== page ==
Argentina and Iguazu Falls

I was in Argentina only a few weeks, but it was action-packed and exciting, from the city to the wilds. I hope you enjoy the photos.

From the Argentine side of Iguazu Falls I could see Brazil and Paraguay. Not visit, but see.
Black-chested jay.
Adventurous folks took boats to the falls . . .
and got closer . . .
and closer! Not me; I get scared just looking at this.
If anyone can identify this spider (?), I would be grateful.
I love effective signs.
The groovy Yacutinga Lodge.
My trendy digs in Buenos Aires. The owners were tango teachers and Picasso admirers. I had private tango lessons with the husband, and learned tango is saturated with emotion. Later at the BA airport, I almost did not board my flight back to the US – I was going to stay and spend the rest of my life learning tango. That, sadly, did not happen.
I wish I had better photos of all the tango I got to see, but I do have LOTS of videos.
Antique market, Buenos Aires.

“All we have to decide is what to do with the time that is given us” – J.R.R. Tolkien

Peru and Machu Picchu, 2nd try

(Apologies, WordPress seems to be having a day, so I’m resending.)

I don’t think it’s possible to adequately portray in photos Peru’s amazing ancient agriculture, architecture and rock technology, so please trust me: here is where “amazing” is used rightly. Brilliant and ingenious are good, too.

The salt mines of Maras are one of the most beautiful and memorable places I have ever been, but again, my hundreds of photos could not do its splendor justice.

Machu Picchu is as spectacular as advertised, or rather more so. Still photos don’t reveal the precariousness of its position perched atop a pointy, steep mountain, or the fast moving clouds and rolling fog, or the perplexity of trying to figure out how the heck they got all those stones up there.

I had a specific reason for going there, and my visit paid off in spades: problem solved. What an experience.

I hope you enjoy the photos.

Cuzco.
The twelve-angled stone in Cuzco. It weighs about six tons, and was shaped and put in place about 700 years ago. This was managed 700 years ago!
I couldn’t decide between these two photos of the ancient, masterly agricultural practices, so I added them both. Extreme care was taken to acclimate plants to different altitudes to increase harvests: plants were planted slightly higher or lower on mountainsides over years. Plus, with all the steep inclines, it provided/still provides more arable land.
Even methods for moving between levels was impressive – those are stone steps sticking out of the rock retaining walls.
Some of my scores of photos of the salt mine.
People do hike to Machu Picchu, but I opted for PeruRail and a bus.
I caught the train in Ollantaytambo.
So, this famous peak image is actually Huayna Picchu taken from Machu Picchu.
Machu Picchu sits atop a very steep mountain.
Yours truly.
This little llama was minutes old.
Ancient amusement park ride.
It seems to me that kids are the same everywhere.
Paw of the jaguar!

Oh, the places you’ll go! – Dr. Seuss.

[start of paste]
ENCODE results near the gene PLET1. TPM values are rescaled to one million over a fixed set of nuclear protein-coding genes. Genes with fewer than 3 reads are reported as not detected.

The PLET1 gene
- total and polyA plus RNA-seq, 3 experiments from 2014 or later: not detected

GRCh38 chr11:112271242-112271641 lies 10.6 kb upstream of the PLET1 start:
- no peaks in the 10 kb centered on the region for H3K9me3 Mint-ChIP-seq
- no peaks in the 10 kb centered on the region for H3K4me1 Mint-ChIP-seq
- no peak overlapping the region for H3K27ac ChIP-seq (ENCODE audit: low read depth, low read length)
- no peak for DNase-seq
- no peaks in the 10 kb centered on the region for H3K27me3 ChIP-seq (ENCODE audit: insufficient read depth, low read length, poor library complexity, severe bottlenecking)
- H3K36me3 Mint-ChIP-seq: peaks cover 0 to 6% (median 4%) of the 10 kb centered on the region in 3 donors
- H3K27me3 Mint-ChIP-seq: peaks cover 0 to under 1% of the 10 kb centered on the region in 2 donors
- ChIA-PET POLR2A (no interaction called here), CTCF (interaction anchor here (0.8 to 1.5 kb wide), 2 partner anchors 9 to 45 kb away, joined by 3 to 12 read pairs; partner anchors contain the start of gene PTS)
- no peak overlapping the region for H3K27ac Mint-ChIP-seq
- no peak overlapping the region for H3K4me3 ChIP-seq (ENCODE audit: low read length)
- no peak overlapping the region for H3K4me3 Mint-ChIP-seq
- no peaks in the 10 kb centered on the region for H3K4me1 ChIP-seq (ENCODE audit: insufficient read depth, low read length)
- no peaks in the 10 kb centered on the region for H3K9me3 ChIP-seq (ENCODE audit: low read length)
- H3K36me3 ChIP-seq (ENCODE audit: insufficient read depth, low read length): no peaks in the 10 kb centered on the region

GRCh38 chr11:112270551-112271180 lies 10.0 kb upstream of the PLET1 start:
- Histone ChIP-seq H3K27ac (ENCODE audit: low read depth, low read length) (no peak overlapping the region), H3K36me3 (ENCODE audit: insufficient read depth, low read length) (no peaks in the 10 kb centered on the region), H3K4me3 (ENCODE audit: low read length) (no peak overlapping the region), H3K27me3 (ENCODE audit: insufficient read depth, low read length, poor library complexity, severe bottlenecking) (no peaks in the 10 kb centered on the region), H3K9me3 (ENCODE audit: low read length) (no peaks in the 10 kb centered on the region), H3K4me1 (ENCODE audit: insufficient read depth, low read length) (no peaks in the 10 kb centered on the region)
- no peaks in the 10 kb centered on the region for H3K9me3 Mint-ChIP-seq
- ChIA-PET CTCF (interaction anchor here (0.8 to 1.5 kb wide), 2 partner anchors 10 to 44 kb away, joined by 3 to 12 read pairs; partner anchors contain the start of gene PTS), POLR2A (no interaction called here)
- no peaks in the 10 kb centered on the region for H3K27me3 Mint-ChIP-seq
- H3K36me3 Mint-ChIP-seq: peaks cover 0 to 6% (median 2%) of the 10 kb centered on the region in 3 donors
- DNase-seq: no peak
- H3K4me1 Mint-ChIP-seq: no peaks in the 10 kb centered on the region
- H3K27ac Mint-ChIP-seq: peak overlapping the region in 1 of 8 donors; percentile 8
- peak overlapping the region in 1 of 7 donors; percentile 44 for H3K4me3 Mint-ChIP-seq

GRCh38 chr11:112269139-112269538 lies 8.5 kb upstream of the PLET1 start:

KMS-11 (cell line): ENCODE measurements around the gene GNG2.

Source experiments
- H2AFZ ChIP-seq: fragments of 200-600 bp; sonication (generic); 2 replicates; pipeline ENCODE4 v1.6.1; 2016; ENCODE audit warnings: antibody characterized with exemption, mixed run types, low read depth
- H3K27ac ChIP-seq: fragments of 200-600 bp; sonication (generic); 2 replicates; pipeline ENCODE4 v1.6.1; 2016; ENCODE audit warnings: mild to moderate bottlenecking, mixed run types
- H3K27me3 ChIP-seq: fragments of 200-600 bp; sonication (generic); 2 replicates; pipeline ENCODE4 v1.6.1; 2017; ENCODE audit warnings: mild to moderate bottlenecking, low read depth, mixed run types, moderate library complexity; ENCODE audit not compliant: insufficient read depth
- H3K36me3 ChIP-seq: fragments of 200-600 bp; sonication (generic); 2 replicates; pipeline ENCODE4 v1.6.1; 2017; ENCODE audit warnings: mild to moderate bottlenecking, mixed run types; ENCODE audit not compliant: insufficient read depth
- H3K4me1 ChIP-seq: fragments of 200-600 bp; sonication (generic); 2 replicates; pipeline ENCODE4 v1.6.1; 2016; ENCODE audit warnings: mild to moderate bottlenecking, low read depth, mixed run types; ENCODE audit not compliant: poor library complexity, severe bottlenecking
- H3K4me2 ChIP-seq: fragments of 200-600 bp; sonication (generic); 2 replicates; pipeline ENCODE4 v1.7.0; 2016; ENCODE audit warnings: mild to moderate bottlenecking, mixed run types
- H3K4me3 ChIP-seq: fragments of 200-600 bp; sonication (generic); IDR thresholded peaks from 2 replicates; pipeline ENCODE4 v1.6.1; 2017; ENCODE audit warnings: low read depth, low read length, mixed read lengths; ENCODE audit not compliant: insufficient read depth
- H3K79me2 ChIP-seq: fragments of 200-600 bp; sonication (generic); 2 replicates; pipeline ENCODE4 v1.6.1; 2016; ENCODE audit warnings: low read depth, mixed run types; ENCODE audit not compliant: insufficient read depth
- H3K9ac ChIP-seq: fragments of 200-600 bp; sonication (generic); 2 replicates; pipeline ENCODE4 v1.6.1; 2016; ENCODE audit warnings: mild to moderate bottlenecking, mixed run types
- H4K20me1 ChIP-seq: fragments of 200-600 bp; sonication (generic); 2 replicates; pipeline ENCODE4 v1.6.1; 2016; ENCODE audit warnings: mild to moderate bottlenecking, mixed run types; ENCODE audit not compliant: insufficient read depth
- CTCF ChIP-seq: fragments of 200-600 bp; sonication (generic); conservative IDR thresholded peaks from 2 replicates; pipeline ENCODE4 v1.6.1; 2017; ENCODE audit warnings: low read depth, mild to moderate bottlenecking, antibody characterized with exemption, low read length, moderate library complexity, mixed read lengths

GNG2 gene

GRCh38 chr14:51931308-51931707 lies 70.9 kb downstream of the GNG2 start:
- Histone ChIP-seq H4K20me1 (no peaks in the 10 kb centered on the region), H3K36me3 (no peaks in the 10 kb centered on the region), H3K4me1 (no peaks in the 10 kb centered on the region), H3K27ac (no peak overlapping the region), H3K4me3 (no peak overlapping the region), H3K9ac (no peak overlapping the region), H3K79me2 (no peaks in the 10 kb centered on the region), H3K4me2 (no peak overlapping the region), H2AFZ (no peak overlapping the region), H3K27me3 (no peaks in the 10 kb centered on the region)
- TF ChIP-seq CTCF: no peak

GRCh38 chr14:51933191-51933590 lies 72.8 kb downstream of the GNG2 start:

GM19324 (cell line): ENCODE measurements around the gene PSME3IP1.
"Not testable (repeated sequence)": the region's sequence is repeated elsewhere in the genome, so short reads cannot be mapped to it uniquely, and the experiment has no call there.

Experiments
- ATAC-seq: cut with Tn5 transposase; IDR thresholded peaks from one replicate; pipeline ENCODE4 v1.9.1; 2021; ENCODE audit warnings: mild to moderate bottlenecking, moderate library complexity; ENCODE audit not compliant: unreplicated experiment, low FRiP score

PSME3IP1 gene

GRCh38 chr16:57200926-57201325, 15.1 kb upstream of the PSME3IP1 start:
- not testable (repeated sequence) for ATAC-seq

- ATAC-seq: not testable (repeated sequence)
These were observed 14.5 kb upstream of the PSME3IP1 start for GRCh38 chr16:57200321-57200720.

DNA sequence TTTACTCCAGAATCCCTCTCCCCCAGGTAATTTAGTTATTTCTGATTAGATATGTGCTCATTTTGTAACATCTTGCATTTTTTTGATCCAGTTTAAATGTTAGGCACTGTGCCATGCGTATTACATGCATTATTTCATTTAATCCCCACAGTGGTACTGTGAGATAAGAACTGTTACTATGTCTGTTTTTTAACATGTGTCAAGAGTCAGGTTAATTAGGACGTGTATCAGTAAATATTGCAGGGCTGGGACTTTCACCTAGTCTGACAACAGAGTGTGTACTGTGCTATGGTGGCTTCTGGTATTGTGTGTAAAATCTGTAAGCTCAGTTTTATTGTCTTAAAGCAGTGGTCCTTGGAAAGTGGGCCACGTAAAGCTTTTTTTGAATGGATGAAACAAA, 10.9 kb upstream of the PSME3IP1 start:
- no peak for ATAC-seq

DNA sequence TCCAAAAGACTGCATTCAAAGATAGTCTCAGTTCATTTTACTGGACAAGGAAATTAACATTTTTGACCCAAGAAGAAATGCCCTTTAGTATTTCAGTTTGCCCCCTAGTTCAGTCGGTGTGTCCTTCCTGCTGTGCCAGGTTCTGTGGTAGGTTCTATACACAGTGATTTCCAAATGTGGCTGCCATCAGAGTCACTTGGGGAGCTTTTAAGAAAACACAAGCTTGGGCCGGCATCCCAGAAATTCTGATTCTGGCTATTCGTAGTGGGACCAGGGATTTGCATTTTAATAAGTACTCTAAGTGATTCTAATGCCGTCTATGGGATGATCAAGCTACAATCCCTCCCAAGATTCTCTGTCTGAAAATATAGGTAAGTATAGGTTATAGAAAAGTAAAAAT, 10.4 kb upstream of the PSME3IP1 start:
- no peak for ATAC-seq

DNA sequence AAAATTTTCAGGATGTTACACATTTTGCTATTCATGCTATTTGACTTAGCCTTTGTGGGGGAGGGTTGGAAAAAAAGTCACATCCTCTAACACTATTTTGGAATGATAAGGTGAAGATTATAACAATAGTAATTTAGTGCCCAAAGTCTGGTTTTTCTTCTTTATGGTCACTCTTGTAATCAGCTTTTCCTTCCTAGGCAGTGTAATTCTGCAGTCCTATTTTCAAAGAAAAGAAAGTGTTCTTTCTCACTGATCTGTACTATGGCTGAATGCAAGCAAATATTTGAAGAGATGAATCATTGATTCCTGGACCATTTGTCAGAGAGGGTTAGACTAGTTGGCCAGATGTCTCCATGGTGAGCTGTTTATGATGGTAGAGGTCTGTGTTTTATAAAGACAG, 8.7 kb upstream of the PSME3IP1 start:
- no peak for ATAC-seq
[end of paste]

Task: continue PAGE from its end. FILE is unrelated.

Peru and Machu Picchu

(Apologies, WordPress seems to be having a day, so I’m resending.)

I don’t think it’s possible to adequately portray in photos Peru’s amazing ancient agriculture, architecture and rock technology, so please trust me: here is where “amazing” is used rightly. Brilliant and ingenious are good, too.

The salt mines of Maras are one of the most beautiful and memorable places I have ever been, but again, my hundreds of photos could not do its splendor justice.

Machu Picchu is as spectacular as advertised, or rather more so. The still photos don’t reveal the precariousness of its position perched atop a pointy, steep mountain, or the fast moving clouds and rolling fog, or the perplexity of trying to figure out how the heck they got all those stones up there.

I had a specific reason for going there, and my visit paid off in spades: problem solved. What an experience.

I hope you enjoy the photos.

Cuzco.
The twelve-angled stone in Cuzco. It weighs about six tons, and was shaped and put in place about 700 years ago. This was managed 700 years ago!
I couldn’t decide between these two photos of the ancient, masterly agricultural practices, so I added them both. Extreme care was taken to acclimate plants to different altitudes to increase harvests: plants were planted slightly higher or lower on mountainsides over years. Plus, with all the steep inclines, it provided/still provides more arable land.
Even methods for moving between levels was impressive – those are stone steps sticking out of the rock retaining walls.
Some of my scores of photos of the salt mine.
People do hike to Machu Picchu, but I opted for PeruRail and a bus.
I caught the train in Ollantaytambo.
First glimpse.
So, this famous peak image is actually Huayna Picchu taken from Machu Picchu.
Machu Picchu sits atop a very steep mountain.
Yours truly.
This little llama was minutes old.
Ancient amusement park ride.
It seems to me that kids are the same everywhere.
Paw of the jaguar!

Oh, the places you’ll go! – Dr. Seuss.